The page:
Five years ago, I inadvertently found a wonderful new way of life. It was called "Triathlon."
Some of you may be familiar with stories like this. There I was, a first-rate couch potato, mid-40’s, overweight, lazy, generally depressed, an avid sports watcher. One day a few well-meaning colleagues mentioned that they had enrolled in a “Novice Triathlon” training course and were seeking others to join in. I nearly fell off my chair in laughter – me? A triathlete? I hadn’t swam a lap of the pool since I was five. I hadn’t done a training run for twenty years. I didn’t own a bike. But I certainly wished them well!
On a typical workday evening that very week, there I was ensconced in front of the television, chilli cashew nut dip in one hand and red wine in the other. An article on a current affairs show here in Australia then appeared in front of me, discussing an epidemic of diabetes in middle-aged Australian men. A couple of dreadful examples filled the screen – double chins, beltlines somewhere beneath an overwhelming stomach flab - describing the shock of discovering that diabetes was the cause of their malaise. It was a serendipitous moment for me as one of them described the symptoms and I mentally starting ticking off the same list. By the end of the story, the dip had returned to the refrigerator and the wine glass was...empty!
Needless to say, I did join that group in the novice triathlon program (with Canberra Bilbys Triathlon Club). By the end of the seven week program I had never been fitter or felt better, although I was second last in the first race, I couldn’t care less. My outlook was more positive than since I was a teenager and I also had a raft of new friends, most of whom remain so.
Over the following year I progressed through a range of events although the Olympic distance remains my longest race. Unfortunately in 2009 I suffered a significant back injury that sidelined me for almost two years, and managed to tear a knee ligament while attempting a comeback in 2011. 2012 had many of life’s non-physical issues arise and so I look to 2013 as my ‘Lazarus’ year for triathlon training and competing.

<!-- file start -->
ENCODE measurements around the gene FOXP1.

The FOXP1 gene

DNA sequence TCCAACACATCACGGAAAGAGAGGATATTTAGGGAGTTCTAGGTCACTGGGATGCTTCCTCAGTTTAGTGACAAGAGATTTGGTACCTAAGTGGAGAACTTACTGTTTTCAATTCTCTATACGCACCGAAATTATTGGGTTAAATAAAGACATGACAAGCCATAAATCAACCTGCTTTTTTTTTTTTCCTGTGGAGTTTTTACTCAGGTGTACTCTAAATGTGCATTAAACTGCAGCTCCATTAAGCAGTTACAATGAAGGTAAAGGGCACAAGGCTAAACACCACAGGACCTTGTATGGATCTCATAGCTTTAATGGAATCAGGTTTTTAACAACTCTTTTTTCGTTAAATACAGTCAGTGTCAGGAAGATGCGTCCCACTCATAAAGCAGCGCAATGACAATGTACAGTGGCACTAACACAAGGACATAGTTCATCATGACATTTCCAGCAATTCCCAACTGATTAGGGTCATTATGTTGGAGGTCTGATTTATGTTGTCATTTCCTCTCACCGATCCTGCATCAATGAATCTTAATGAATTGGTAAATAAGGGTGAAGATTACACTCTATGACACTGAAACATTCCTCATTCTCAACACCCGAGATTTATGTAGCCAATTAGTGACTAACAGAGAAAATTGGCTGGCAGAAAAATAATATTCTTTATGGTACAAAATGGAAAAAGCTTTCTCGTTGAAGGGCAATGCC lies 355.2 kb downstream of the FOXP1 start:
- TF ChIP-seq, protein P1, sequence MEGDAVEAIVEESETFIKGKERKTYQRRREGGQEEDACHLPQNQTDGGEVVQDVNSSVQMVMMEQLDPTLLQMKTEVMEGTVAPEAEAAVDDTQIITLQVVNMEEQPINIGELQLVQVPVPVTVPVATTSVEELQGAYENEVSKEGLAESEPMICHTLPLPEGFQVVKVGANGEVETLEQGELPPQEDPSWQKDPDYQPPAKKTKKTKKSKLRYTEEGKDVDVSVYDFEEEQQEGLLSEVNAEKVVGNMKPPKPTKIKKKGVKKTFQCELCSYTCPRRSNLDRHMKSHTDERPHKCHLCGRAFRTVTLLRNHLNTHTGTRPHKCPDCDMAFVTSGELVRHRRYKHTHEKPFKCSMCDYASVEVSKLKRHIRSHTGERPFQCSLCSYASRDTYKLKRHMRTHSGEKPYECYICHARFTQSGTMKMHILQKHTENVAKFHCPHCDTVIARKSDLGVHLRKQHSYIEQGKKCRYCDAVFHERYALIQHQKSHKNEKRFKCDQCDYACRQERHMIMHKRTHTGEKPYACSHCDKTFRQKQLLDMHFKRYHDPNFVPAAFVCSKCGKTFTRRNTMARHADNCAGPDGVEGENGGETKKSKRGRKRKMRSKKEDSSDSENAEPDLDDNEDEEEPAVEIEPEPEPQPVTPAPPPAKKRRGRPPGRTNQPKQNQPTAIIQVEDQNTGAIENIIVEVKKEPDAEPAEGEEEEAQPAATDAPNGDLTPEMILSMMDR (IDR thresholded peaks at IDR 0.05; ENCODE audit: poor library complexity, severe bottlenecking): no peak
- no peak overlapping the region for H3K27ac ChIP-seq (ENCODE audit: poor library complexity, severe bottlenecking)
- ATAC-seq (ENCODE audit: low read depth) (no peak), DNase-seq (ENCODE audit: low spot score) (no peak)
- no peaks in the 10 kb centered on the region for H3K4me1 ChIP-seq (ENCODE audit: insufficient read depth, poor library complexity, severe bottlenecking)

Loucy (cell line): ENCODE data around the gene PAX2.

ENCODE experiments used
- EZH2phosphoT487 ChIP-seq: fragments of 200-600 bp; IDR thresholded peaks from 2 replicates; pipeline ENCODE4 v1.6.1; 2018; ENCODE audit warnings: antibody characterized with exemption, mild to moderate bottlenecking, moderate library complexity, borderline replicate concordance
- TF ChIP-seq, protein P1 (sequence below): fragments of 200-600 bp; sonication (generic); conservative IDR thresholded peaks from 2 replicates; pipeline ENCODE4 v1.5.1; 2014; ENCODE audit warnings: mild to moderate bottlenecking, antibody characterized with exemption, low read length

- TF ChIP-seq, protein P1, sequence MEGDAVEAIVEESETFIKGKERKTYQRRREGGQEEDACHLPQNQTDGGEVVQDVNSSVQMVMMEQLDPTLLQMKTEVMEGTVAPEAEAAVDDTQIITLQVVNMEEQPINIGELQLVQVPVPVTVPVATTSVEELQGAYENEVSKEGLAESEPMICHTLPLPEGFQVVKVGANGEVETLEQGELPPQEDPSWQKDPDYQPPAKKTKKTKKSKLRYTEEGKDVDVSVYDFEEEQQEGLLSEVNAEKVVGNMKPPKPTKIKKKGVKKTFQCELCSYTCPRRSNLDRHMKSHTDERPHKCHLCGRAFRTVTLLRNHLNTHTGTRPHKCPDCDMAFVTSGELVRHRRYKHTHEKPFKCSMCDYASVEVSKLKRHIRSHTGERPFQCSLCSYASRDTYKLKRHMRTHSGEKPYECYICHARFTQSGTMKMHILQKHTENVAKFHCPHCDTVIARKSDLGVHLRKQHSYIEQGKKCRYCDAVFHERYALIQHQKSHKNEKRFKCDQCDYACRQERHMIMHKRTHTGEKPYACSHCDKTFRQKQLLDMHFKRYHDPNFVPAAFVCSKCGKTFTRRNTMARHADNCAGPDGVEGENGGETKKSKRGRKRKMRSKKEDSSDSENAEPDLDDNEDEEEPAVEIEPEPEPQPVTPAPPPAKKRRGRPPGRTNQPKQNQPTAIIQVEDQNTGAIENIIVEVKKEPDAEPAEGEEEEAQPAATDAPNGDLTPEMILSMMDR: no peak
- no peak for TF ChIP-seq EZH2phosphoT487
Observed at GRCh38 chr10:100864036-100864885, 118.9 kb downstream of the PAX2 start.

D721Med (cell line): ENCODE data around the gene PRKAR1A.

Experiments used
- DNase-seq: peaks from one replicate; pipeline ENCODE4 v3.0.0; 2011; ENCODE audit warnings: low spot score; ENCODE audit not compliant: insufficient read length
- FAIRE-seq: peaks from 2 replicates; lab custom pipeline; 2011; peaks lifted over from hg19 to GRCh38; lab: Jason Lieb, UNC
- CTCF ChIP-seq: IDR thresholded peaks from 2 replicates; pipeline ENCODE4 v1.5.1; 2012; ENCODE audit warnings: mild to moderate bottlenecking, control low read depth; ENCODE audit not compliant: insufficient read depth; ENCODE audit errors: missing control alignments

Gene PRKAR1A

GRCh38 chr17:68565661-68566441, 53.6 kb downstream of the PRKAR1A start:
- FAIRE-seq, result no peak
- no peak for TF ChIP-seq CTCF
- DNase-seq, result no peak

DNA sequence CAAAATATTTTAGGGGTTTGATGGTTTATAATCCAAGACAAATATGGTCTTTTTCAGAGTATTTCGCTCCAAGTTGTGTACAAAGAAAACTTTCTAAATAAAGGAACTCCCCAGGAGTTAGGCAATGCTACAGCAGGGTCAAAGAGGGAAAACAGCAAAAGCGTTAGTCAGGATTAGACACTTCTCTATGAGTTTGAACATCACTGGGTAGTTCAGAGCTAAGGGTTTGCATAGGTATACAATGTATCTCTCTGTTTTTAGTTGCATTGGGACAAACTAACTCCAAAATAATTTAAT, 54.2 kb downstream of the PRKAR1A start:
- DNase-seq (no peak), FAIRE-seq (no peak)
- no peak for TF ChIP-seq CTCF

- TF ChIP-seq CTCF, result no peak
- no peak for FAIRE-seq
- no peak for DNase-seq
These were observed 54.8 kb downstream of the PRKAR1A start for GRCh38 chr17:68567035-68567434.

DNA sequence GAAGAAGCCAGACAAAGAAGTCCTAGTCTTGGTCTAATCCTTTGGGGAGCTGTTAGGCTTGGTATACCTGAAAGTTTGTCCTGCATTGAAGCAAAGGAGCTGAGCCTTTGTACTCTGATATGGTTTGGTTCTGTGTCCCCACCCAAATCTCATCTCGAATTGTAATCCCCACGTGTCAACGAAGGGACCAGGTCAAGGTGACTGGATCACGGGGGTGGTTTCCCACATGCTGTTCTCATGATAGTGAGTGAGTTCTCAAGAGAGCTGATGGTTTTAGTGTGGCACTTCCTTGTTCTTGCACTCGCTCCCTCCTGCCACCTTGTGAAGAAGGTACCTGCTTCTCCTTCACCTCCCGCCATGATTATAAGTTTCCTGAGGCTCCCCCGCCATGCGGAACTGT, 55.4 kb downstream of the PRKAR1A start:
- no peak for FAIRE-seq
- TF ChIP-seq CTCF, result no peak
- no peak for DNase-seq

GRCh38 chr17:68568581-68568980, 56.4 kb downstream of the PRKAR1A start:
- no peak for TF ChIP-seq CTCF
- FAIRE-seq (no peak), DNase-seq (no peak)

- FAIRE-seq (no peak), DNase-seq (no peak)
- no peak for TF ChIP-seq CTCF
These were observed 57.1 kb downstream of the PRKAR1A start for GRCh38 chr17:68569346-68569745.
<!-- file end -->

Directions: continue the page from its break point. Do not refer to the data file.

So that’s the background. During those lost three years I took on other aspects of triathlon including technical official and then Race Director. This summer I have already found myself running events but fervently wishing I was racing instead, even though my attempt to check-measure the warm-up swim course of 450m at one event proved there is a need for training first!
On January 1st, I hit the pool for my first training session there in two years. The less said about that, the better. My next session was just as bad, but I’m happy to report that the third one only started badly. The first 300m of a planned 1k swim had me seriously questioning my resolve, but as had been my discovery a few years back, 300m is about the tipping point for where my technique and breathing start to come together. I lost count of laps between 800 and 1000m and so kept going just to make sure I reached my distance goal (sound familiar?) and simply because I felt so good. When I checked my watch at the end I had done 1600m and felt like yelling to everyone around me!
To be frank, although swimming is my worst discipline, the cycling and running are proving more difficult to get back into as we’ve experienced a heatwave in Canberra over the past few weeks. Running in 37 degrees isn’t fun no matter where it is, whether Celsius or Fahrenheit! (Ours is Celsius…equivalent to 98.6F) But once again, I love how I feel during and after training which is a good omen, I still have the old pre-training “Will I or won’t I?” conflicts which will hopefully go away soon. My goals are to do two half ironman/long distance events this year and a full ironman next year...the issue there being that I’ve never run a marathon. I also really want to do the the Alpe du Huez long distance race in 2014, it just looks so enticing to include that famous TDF stage in a triathlon and who wouldn't want to ride it if we could?
Does anyone have a similar tale to tell? We would love to hear them, particularly what issues you faced both physically and psychologically.